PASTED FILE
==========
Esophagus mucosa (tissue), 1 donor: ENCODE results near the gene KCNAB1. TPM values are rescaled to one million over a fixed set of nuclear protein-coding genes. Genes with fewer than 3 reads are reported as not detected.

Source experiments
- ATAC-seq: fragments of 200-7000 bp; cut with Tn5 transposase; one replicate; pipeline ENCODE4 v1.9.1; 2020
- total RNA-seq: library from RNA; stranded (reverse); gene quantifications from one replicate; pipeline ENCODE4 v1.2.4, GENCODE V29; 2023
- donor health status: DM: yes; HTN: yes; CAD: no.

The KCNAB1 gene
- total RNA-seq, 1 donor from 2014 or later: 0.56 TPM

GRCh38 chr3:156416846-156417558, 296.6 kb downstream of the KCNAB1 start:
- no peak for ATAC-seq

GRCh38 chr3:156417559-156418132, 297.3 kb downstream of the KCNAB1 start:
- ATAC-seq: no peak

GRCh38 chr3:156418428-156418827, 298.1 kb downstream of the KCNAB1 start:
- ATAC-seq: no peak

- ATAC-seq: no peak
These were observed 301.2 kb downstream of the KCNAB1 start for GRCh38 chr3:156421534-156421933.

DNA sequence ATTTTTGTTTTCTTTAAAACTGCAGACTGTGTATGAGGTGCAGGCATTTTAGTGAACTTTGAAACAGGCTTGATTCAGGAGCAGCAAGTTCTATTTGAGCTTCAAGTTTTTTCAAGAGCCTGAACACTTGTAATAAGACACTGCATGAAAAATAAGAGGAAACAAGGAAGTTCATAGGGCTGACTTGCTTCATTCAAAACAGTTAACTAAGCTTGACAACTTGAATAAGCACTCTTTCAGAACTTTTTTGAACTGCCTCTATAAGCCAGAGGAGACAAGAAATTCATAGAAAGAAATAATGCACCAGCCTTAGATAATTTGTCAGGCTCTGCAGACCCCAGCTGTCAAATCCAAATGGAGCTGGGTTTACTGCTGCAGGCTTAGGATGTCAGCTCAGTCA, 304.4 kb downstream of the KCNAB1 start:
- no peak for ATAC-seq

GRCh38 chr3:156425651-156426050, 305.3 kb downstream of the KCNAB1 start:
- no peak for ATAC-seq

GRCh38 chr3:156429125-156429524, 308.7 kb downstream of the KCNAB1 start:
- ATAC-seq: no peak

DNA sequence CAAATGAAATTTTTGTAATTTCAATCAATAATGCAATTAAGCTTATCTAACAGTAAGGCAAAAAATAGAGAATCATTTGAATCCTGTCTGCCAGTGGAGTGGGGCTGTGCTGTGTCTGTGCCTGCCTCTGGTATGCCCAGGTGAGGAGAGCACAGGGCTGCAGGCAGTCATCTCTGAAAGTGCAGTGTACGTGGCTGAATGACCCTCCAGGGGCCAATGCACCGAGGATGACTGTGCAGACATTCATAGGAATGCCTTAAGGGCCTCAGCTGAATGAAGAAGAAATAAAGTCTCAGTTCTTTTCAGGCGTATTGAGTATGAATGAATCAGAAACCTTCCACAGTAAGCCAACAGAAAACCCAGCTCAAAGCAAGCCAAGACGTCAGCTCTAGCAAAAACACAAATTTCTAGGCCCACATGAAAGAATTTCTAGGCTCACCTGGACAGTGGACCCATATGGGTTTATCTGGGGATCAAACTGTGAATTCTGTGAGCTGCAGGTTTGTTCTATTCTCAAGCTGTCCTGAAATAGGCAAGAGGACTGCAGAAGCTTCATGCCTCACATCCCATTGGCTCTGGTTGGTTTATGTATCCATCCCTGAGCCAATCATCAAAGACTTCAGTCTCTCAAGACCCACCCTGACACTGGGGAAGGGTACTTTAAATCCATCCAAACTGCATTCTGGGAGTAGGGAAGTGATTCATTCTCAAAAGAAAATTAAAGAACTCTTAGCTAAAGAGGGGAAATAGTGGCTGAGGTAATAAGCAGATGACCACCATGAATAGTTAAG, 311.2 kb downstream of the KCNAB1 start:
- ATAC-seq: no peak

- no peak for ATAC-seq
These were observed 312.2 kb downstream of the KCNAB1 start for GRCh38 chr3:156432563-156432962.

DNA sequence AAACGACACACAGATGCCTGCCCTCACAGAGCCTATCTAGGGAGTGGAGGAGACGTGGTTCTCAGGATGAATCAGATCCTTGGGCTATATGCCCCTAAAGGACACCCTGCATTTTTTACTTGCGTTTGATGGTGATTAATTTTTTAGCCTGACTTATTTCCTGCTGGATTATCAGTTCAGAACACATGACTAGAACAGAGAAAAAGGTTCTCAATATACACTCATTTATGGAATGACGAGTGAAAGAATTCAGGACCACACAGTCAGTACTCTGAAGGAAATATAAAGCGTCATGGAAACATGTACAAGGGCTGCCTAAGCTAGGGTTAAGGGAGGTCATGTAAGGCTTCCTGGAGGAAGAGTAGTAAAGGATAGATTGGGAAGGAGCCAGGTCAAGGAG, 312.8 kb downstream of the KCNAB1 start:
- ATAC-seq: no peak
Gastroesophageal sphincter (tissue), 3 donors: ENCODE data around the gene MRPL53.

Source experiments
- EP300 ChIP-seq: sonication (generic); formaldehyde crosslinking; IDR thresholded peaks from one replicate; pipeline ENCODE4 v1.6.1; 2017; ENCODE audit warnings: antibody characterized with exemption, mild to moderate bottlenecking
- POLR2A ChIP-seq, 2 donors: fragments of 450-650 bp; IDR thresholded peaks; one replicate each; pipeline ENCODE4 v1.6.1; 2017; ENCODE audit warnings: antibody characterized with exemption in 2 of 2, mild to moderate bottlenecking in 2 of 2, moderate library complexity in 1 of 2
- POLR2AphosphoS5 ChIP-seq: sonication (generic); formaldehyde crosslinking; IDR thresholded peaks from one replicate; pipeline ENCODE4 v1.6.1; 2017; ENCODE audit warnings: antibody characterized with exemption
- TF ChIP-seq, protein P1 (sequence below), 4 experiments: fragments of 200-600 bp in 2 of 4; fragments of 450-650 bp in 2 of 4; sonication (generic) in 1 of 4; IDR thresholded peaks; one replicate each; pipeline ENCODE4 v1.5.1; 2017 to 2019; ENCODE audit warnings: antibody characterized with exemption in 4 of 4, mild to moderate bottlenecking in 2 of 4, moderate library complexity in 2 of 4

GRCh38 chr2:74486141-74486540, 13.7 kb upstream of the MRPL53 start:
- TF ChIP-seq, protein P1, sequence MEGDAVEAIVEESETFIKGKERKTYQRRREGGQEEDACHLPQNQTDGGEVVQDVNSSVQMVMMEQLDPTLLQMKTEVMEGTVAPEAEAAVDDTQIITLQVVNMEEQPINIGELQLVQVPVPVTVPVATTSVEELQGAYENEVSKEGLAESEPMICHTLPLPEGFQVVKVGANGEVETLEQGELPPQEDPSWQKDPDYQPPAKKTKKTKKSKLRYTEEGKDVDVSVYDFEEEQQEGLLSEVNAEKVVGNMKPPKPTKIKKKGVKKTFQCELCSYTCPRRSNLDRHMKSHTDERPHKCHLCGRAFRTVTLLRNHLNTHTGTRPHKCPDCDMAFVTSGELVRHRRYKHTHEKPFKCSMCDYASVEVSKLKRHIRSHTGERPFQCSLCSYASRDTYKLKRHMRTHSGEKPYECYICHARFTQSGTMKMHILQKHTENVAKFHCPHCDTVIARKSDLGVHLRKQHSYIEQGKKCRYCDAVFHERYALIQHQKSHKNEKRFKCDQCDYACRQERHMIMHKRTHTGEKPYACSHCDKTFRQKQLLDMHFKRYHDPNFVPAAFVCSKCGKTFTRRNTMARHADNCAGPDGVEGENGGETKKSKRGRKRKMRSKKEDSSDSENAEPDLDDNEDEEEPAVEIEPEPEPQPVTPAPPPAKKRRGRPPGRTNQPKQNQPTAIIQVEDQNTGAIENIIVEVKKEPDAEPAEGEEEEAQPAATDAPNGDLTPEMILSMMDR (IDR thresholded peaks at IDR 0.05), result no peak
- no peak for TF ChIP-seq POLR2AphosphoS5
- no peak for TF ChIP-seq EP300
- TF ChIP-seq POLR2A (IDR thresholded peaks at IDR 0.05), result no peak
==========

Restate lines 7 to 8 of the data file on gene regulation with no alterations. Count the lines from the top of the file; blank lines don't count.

- total RNA-seq, 1 donor from 2014 or later: 0.56 TPM

GRCh38 chr3:156416846-156417558, 296.6 kb downstream of the KCNAB1 start: